HomeIELTS SpeakingSpeaking Part 2Describe a story or a novel that was particularly interesting to you

Describe a story or a novel that was particularly interesting to you

Describe a story or a novel that was particularly interesting to you

You should say:

  • What the story/novel is
  • What it is about
  • Why you find it interesting


I would like to talk about my favorite classic novel called The Godfather, which is written by a well-known Italian author, Mario Puzo. I came across this novel when I was trying to find a dictionary at a bookstore. It was published in hard-cover version and there was a colourful illustration on the front which caught my eye.

At first, although I was not much impressed by the novel’s preview, I still bought it and started to read the story right after getting home. Surprisingly, the more I read “The Godfather”, the more it appealed to me. This novel told the story of an Italian imaginary character named Vito Corleone, who was a mafia boss in America after World War I. What attracted me in this story was the way the author described Vito’s tricks to survive in a chaotic society. Thanks to this novel, I learned a lot about the course of American history in that lawless period.

After finishing this book, I read some more novels by Mario Puzo and they were all fascinating. I realize that reading books is a good way to gain knowledge; therefore, everyone should get into the habit of reading.


  • classic: [adjective] accepted as being one of the best or most important of its type.
    Example: The story of Romeo and Juliet is a classic tale of love and revenge.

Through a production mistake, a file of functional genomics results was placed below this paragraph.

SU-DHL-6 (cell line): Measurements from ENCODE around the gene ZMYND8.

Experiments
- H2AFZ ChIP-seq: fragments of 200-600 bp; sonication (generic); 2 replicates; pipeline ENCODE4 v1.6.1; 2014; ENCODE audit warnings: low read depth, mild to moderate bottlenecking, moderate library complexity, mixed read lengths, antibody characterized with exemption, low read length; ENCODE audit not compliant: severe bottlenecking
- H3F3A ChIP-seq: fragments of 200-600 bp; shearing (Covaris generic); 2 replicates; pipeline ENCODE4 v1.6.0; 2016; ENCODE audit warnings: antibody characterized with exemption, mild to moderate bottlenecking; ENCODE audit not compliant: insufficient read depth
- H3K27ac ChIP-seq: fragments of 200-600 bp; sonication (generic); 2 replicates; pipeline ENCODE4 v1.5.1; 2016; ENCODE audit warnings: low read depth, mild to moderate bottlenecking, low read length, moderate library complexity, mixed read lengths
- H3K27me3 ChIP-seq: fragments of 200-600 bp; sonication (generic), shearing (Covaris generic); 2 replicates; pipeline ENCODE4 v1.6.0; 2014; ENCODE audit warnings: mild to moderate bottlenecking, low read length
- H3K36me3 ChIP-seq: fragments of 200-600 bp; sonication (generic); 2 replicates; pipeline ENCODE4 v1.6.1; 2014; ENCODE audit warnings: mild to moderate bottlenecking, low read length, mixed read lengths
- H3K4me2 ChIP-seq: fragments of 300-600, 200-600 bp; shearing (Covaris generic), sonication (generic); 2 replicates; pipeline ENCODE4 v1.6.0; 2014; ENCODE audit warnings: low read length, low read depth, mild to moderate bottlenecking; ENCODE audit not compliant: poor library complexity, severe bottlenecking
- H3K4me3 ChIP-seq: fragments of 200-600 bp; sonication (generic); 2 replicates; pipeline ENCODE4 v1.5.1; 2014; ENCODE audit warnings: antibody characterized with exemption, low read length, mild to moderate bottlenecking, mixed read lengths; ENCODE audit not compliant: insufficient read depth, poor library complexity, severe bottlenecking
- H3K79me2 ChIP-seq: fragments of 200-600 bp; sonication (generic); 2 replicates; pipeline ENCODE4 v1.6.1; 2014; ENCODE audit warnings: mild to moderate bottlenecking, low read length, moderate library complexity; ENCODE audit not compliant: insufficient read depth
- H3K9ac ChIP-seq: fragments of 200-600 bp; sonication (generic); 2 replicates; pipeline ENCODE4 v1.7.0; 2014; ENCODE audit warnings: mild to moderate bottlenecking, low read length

• come across: [phrasal verb] to meet or find somebody or something by chance.
    Example: Yesterday, I came across some old photographs in a drawer.
  • hard-cover: [adjective] with a stiff cover which does not bend.
    Example: The hard-cover version of the book is expensive, so I am waiting for the paperback version to be published.
  • caught my eye: [expression] attracted my attention.
    Example: As I looked at the shop window, a dark blue jacket caught my eye.
  • right after: [adverb] immediately after.
    Example: Yesterday, I spoke to the teacher right after the class.
  • appeal to: [phrasal verb] attract or interest someone.
    Example: The company’s new website is designed to appeal to people of all ages.
  • bruises: [noun] blue or brown marks that appear on your body after you have fallen or been hit.
    Example: After the accident, he suffered some cuts and bruises as a result of falling on to the ground.
  • came up to me: [phrasal verb] approached me.
    Example: After the match, a journalist came up to me and asked my opinion about the result.
  • calmed me down: [phrasal verb] made me less angry.
    Example: I was angry with the boy and I wanted to hit him, but the teacher calmed me down by telling the boy to apologise for what he had done.
  • on my way: [expression] going.
    Example: I am on my way to the park – do you want to come?
  • own up: [phrasal verb] admit that you are responsible for something bad or wrong.
    Example: When the teacher collected our homework, I had to own up and explain that I had not finished it.


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